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No Cholesterol / Stroke Risk Link, & Other News of Note

Posted Mar 11 2011 9:02am

Study Says Cholesterol Doesn’t Cause Stroke (Diet Blog)

A new study published in the journal Annals of Neurology suggests that cholesterol has little or no causative role to play in the development of ischaemic stroke.

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14,000 men and women were followed for more than 30 years. Researchers looked at the relationship between cholesterol levels and risk of ischaemic stroke. They found no relationship at all in women, and no increased risk of stroke in men, unless cholesterol levels were raised 9.0 mmol/l (348 mg/dl), or more… More

Go Easy on Yourself, a New Wave of Research Urges (NYT)

Do you treat yourself as well as you treat your friends and family?

That simple question is the basis for a burgeoning new area of psychological research called self-compassion — how kindly people view themselves. People who find it easy to be supportive and understanding to others, it turns out, often score surprisingly low on self-compassion tests, berating themselves for perceived failures like being overweight or not exercising.

The research suggests that giving ourselves a break and accepting our imperfections may be the first step toward better health. People who score high on tests of self-compassion have less depression and anxiety, and tend to be happier and more optimistic. Preliminary data suggest that self-compassion can even influence how much we eat and may help some people lose weight… More

Oral Tongue Cancers Increasing in Young, White Females (ScienceDaily)

A UNC study released this week in the Journal of Clinical Oncology finds an increasing incidence of squamous cell carcinoma of the oral tongue in young white females in the United States over the last three decades.

A team of researchers from UNC Lineberger Comprehensive Cancer Center analyzed data from the National Cancer Institute’s Surveillance, Epidemiology and End Results (SEER) database and found that, between 1975 and 2007, the overall incidence for all ages, genders, and races of the disease was decreasing. However, the incidence of oral tongue squamous cell carcinoma rose 28 percent among individuals ages 18 to 44. Specifically, among white individuals ages 18 to 44 the incidence increased 67 percent. The increasing incidence was most dramatic for white females ages 18 to 44. They had a percentage change of 111 percent. Interestingly, the incidence decreased for African American and other racial groups… More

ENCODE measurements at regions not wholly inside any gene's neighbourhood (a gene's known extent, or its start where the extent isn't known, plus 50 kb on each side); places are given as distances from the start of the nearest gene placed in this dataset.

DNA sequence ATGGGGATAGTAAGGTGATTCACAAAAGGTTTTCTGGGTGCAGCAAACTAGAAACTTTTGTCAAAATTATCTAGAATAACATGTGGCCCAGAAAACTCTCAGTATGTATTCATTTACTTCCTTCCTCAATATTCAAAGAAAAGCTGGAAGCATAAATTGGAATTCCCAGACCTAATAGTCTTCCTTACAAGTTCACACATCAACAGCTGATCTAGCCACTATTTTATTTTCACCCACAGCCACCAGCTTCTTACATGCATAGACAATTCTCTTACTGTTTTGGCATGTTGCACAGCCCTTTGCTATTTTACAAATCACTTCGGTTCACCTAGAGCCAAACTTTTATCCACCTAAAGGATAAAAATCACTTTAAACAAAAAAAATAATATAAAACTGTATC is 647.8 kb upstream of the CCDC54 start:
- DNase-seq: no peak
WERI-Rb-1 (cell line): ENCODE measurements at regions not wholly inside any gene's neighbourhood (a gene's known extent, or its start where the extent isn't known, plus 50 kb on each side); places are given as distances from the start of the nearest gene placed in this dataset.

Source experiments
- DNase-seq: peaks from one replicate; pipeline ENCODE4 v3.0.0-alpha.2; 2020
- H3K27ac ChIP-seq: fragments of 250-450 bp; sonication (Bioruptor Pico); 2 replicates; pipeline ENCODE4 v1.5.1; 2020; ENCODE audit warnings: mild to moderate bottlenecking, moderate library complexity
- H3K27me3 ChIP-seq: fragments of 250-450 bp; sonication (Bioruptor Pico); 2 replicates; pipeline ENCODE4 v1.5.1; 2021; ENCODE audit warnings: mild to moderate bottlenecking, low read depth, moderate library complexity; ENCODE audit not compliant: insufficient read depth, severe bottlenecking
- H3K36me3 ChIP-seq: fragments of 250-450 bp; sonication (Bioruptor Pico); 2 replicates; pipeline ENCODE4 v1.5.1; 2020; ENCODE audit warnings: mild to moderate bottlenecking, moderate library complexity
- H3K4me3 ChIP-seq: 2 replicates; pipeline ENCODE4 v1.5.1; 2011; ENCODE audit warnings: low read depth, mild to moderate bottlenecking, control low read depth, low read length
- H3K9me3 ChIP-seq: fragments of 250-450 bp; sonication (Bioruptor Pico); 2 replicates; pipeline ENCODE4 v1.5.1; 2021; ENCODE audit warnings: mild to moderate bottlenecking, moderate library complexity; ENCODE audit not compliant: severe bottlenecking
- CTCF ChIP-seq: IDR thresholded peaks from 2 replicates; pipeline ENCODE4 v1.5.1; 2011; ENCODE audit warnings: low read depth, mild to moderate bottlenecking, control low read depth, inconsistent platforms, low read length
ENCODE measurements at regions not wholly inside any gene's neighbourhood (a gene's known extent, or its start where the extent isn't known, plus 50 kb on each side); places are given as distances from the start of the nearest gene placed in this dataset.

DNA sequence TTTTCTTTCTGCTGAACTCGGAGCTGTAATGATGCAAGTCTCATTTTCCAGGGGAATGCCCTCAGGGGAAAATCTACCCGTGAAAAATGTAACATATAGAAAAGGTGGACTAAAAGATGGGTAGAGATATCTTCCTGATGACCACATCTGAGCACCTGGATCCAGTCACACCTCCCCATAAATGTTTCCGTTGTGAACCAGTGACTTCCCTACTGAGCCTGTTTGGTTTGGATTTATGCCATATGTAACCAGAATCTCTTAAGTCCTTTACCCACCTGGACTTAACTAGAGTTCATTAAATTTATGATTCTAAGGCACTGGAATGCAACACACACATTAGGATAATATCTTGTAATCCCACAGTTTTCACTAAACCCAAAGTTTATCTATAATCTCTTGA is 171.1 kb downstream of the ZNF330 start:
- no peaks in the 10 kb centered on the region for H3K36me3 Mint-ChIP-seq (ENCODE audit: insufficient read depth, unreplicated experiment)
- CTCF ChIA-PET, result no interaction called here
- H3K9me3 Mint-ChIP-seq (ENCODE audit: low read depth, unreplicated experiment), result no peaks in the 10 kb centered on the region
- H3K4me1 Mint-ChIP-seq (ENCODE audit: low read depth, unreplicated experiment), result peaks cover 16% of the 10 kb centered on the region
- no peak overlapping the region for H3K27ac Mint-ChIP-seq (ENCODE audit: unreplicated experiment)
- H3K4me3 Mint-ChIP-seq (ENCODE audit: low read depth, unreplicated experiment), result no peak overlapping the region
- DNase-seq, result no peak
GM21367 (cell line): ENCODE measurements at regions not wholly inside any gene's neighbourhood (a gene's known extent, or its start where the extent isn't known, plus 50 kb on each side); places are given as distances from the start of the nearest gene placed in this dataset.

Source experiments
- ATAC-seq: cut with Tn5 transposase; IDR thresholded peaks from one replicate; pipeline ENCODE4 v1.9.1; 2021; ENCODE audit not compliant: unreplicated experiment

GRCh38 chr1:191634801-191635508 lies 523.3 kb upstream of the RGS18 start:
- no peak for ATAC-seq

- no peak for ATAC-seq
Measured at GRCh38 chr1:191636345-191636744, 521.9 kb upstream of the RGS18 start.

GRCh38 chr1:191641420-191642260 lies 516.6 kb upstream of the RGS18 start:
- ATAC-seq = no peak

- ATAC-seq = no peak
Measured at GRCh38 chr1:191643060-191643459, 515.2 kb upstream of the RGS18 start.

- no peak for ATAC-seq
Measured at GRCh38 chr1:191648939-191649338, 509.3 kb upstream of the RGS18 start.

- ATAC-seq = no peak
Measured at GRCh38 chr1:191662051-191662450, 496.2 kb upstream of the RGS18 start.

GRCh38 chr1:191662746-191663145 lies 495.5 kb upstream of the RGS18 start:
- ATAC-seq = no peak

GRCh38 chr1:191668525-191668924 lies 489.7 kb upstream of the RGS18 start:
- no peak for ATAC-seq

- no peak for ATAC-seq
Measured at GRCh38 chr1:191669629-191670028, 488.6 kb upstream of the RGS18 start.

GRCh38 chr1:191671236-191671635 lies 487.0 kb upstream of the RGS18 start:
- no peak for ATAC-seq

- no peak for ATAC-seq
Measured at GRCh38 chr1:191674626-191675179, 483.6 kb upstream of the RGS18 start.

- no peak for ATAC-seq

California to Monitor Air for Pesticide Content (Beyond Pesticides Blog)

California’s Department of Pesticide Regulation (DPR) has begun a program to monitor air in areas of intense agricultural production in order to assess the effects of long-term exposure to pesticides. To expand the department’s knowledge of pesticides’ potential health risks, it has set up machines to monitor air quality in three California communities: Shafter in Kern County, Salinas in Monterey County and Ripon in San Joaquin County.

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According to Mary-Ann Warmerdam, Director of DPR, “The air monitoring network is the first of its kind in the nation.” The department’s intent, she said, “is to make more accurate estimates of health risks based on long-term exposure rather than extrapolate from short-term monitoring data to determine if additional protective measures are needed”… More

Sugary Soft Drinks Linked to High Blood Pressure (BBC)

Drinking too many sugary beverages appears to raise the risk of high blood pressure, experts are warning.

Findings suggest blood pressure goes up incrementally for every extra can of sugary drink consumed per day.

Drinking more than 355ml a day of sugar-sweetened fruit juice or carbonated drink can be enough to upset the balance, data on over 2,500 people reveals.

The study by UK and US researchers appears in the journal HypertensionMore


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